Viva CrossVegas

The great Las Vegas sporting tradition is of prize fighting. Boxing occupies exalted position in the lore of Vegas, and the faces of fighters stare down from billboards like malevolent gods.

The charm of CrossVegas has always rested in its unrepentantly Las Vegas style, complete with an Elvis impersonator (who belts out a rendition of, you guessed it, “Viva CrossVegas” before the pro races), bright lights, and a course that rewards pugilistic racing. Now that the race has been promoted to the rank of UCI World Cup, it felt like the bike racers challenged the boxers for the city’s affection, at least for one night this Wednesday, 16th September.

Thousands packed in to the Desert Breeze Soccer Complex for the racing, enjoying the sight of 40 or so bemused-looking European professionals warming up in the already warm air. The North American racers enjoyed the reversal of roles – at the highest echelons of cyclocross, Americans rarely get to feel ‘at home’. As the sun set and a welcome breeze worked its way across the fields, the race announcer introduced each competitor at the start line. It was surprising to not hear a long and pronounced shout of “let’s get ready to rumble” after the final name on his list.

The racing was truly a slugfest, as it is every year. Rapha’s Jeremy Powers [pictured above] put this down to the incongruously lush and tacky grass, which resists all but the most determined accelerations. This means that CrossVegas plays out unlike any other World Cup race, with large packs of racers riding side-by-side, matching each other’s efforts, looking for the decisive moment in which to make a move. The course never requires a rider to shoulder their bike – a fact sacrilegious to some cross fans – and it’s even possible to ride the whole course without setting a foot on the ground, provided you can bunny hop 40cm and have little trouble riding up sets of stairs.
Cross-Vegas-2The women’s race was fraught, as Katerina Nash (Luna) made a late move from a select group that included last year’s overall World Cup winner, Sanne Cant (Enertherm-BKCP). Nash never seemed to have more than a 20 second advantage, but ripped through every corner to secure a solo win. Lisa Jacobs [pictured above], the Australian national champion who represents Rapha and Focus bikes, fought her way from the back row to a solid 22nd place.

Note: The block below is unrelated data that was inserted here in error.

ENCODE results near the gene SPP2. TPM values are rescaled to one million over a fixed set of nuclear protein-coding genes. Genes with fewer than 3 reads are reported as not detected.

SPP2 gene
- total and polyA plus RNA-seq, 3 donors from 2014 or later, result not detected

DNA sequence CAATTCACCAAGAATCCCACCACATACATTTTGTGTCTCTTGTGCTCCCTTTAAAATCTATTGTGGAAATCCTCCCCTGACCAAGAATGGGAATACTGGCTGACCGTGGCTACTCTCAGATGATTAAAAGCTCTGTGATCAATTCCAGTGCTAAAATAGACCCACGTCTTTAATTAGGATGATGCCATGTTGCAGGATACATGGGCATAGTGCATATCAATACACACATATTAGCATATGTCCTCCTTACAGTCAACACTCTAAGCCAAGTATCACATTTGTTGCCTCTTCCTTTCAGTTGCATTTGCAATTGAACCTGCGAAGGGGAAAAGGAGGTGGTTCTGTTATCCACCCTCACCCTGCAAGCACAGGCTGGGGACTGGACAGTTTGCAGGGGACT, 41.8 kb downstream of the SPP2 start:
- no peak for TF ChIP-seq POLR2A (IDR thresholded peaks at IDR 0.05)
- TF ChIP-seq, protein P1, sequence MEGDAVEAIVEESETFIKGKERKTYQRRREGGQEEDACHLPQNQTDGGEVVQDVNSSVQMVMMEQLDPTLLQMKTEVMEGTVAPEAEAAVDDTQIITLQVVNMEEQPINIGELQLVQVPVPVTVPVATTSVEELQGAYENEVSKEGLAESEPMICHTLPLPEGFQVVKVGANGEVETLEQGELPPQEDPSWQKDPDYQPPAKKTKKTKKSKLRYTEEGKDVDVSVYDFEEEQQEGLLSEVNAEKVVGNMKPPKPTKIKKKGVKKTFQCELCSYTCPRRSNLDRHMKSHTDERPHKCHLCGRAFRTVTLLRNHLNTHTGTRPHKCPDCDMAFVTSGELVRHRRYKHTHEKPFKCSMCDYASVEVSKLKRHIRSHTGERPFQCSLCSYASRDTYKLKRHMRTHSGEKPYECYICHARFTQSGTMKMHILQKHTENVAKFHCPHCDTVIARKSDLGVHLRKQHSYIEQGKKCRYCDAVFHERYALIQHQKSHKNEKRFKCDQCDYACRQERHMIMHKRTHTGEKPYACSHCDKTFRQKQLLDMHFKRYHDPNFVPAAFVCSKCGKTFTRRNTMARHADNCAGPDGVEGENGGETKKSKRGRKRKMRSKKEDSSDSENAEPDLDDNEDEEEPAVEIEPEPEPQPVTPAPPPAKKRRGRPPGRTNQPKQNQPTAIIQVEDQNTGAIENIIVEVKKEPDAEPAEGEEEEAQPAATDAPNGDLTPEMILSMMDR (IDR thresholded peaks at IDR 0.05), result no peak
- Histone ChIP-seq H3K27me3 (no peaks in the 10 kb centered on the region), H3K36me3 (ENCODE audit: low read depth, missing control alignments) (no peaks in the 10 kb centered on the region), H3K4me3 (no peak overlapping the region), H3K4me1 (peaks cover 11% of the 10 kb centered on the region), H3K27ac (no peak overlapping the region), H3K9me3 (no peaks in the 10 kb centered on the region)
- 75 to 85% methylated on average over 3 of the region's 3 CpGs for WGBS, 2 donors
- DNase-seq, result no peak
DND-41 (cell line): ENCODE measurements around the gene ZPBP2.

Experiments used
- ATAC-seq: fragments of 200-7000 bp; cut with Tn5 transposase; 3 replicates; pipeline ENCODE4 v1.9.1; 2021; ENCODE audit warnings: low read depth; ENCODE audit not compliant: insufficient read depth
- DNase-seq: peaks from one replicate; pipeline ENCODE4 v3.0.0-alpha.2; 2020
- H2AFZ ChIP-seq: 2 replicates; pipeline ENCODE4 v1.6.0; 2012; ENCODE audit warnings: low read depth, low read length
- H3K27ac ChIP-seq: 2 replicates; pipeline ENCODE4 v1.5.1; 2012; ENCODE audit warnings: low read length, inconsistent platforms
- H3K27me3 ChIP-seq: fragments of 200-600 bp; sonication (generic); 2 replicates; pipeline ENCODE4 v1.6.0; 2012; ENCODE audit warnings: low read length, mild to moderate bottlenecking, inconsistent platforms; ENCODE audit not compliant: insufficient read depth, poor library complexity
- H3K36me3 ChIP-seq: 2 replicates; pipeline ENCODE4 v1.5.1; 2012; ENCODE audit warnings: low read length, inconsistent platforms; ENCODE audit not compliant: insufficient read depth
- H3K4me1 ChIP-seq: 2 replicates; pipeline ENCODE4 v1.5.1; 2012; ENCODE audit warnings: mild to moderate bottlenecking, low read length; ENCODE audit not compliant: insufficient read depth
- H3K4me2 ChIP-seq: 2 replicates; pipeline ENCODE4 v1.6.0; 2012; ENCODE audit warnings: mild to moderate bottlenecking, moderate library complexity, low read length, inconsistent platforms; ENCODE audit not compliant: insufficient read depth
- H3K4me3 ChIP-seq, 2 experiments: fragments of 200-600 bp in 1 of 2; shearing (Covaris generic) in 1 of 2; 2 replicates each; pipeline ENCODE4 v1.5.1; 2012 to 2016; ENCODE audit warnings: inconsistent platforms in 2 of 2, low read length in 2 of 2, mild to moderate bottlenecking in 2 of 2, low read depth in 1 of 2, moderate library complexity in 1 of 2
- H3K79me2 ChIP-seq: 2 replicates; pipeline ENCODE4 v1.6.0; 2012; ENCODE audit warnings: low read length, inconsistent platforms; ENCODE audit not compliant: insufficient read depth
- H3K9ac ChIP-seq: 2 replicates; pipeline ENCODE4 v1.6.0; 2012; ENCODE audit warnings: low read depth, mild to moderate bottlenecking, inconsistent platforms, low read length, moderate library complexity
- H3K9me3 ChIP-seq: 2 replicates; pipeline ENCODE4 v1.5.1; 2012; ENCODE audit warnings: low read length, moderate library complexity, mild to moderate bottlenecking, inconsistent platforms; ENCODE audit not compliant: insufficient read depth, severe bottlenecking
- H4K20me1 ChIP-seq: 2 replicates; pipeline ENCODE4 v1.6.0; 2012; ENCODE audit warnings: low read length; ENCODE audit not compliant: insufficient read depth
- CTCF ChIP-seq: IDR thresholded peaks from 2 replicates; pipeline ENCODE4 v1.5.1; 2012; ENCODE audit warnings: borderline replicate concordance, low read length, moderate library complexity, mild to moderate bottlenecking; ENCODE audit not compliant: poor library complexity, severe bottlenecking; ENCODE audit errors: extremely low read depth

The men’s race followed the same pattern, with racers trading digs at the front of the group, followed by a huge and marauding peloton. Confusion reigned for the first handful of laps – it seemed that a dozen riders tried their luck before Michael Vanthourenhout (Sunweb-Napoleon Games) broke free, eventually being chased down by young Wout van Aert (Vastgoedservice-Golden Palace) and the evergreen Sven Nys (Crelan-AA Drinks). The insouciance of youth was not to be denied, however, and Van Aert dropped his companions, holding a 23 second advantage at the finish line.

The experience and racing intelligence of Jeremy Powers was evident in the way he seemingly appeared from nowhere to lead the chase for the podium. He was joined by Lars van der Haar (Giant-Alpecin) and last year’s overall World Cup winner, Kevin Pauwels. The group tried everything to cut their deficit to Nys, even eschewing the wooden banking of the course’s wide U-turn in favour of a more direct route across the corner’s grassy apex. Showing impressive strength, Powers rode the stairs on every lap, and did more than his fair share of the work in the chasing group. He was outsprinted in the end, but this was his best ever result in a World Cup, and the pedigree of those he left in his wake is testament to his achievement.